Of course in many of these cases the person you are spending money on is someone you are or hope to be in a long term relationship with, but this still does not change the fact that we put a lot of money into sex and companionship. We just tend to do so in more circuitous ways involving middlemen, such as jewelry merchants and car dealers. Prostitutes offers a more direct and to the point deal, which I can respect, and they do so without the ambiguities of about the long term potential of the partnership. With that in mind, why should such deals not be legal everywhere?

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2 Responses to Don’t We all Pay for Sex?

  1. violetwisp says:

    I take it you’re a man and you don’t know much about the realities of prostitution. Most people selling sex were abused as kids, many spent part of their childhood in care, and the average age of entry into the profession is 15. People who think that sex can be bought from another person in a carefree manner are usually exploiting someone’s desperate circumstances. Arguments of this nature seem to have a tendency to come from men who view women as buyable – and you appear to be no exception given the weird paragraph on your opinion on dating.

    I agree that selling sex should be legalised and that sex workers should have more protection. I’d also like the stigma associated with it to go away. But that is about protecting vulnerable people and making the best of what is usually an unhappy situation, it’s not about confusing courtship and attraction with buying sex, and it’s not about promoting an industry that continues to harm women by encouraging men to objectify them.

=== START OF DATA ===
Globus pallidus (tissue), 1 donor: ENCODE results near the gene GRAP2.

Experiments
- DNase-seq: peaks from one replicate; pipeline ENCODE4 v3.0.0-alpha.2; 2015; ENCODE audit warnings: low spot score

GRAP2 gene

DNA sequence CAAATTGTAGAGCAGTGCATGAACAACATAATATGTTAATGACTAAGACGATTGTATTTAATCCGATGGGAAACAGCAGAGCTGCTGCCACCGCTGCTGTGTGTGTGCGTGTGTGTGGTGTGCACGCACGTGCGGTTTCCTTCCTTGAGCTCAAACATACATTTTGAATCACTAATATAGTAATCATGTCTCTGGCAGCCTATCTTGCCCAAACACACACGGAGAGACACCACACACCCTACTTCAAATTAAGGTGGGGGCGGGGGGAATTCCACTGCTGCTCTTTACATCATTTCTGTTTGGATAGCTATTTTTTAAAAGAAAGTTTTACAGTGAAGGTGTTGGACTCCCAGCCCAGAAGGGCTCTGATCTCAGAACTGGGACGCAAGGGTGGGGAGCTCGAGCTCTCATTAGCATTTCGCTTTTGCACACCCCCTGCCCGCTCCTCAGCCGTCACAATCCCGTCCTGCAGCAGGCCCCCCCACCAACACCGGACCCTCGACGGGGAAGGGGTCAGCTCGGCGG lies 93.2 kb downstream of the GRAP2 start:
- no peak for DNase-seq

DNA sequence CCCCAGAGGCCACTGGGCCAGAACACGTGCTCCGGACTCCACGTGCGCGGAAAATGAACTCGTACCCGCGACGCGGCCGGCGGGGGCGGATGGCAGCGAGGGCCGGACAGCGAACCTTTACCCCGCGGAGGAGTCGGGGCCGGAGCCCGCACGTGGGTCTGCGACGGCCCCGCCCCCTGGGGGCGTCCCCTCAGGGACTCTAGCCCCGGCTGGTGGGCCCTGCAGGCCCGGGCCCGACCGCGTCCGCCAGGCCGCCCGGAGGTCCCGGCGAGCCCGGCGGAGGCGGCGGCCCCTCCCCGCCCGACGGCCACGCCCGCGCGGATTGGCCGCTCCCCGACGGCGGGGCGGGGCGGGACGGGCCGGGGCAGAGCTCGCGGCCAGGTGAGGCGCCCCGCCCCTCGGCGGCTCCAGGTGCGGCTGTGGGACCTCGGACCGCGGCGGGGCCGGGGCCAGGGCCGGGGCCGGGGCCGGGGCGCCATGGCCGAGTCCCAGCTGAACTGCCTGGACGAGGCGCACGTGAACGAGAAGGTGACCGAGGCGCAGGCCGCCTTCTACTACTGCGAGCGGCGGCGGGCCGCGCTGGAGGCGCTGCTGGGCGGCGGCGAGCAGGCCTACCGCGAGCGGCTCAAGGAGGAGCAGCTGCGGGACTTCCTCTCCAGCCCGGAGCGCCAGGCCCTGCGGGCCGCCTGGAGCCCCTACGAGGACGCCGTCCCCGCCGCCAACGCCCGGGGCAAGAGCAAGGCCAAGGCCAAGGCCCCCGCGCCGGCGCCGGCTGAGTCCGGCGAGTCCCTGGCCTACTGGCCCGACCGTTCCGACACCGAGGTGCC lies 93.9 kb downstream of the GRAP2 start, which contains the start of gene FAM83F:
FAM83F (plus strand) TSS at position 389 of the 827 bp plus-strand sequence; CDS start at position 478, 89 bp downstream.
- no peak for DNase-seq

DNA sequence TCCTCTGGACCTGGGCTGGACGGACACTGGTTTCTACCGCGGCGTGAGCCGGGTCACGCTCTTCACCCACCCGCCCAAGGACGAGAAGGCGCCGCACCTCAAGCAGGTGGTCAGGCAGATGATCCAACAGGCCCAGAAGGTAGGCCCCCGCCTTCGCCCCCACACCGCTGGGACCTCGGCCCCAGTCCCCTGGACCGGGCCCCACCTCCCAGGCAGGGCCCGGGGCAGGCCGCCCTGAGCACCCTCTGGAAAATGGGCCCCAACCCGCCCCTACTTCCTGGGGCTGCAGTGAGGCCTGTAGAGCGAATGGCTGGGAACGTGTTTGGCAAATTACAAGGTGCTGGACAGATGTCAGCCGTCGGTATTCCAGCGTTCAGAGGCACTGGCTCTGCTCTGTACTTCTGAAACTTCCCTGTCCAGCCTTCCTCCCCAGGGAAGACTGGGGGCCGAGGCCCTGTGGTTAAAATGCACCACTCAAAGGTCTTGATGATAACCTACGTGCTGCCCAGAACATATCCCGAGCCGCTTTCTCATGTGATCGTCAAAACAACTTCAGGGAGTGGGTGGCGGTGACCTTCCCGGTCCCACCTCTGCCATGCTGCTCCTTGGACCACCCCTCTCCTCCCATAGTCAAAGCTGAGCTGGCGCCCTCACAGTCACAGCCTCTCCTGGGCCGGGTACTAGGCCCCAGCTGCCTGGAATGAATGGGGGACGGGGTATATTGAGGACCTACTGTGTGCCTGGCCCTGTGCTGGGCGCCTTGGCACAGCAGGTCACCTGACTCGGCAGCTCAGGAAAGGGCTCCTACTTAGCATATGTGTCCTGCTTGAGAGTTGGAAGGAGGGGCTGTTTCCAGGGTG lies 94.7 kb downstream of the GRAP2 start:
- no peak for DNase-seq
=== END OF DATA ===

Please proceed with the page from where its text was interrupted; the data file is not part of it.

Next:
I did a post on this recently, if you’re interested:

  2. Mr. Wilson says:

    I must have overlooked this comment when it first appeared, but I’ll address it now. In making my point that many people spend money with hopes that it will lead to future sexual gratification, I am in no way trying sweep under the rug the experiences of actual sex workers, or the abuses associated with sex work. If anything I was wishing to undermine the stigma associated with paying for sex.

    I do not endorse using purchases on dates as a way of pressuring others them into sex, as that is disrespectful, and worthy of strong criticism in and of itself. However, note that my comment on money spent on dates, did not mention which gender of the individual doing the spending. It applies just as much to women spending money on men or to people on outings with members of the same sex.

    Arguments of this nature seem to have a tendency to come from men who view women as buy-able. Arguments that attack one’s motives or attempt arm chair psychoanalysis off topic and beside the point. But you bring it up so I’ll acknowledge that I don’t think being buy-able is a unique trait of women. I think most anyone has a price for which they will sell themselves out. That said, I reject any notion that women should be treated as objects or property, which is what I think you are implying.

    I reject the moralistic argument that selling services is in and of itself worthy of condemnation. There are in fact self-identified happy female and male sex-workers who did pick their line of work out of a wide range of options. We should condemn coercion and we should condemn preying on people in desperate situations, and we should try to rectify those desperate situations while giving people more options. But we should not say that some options should be universally condemned.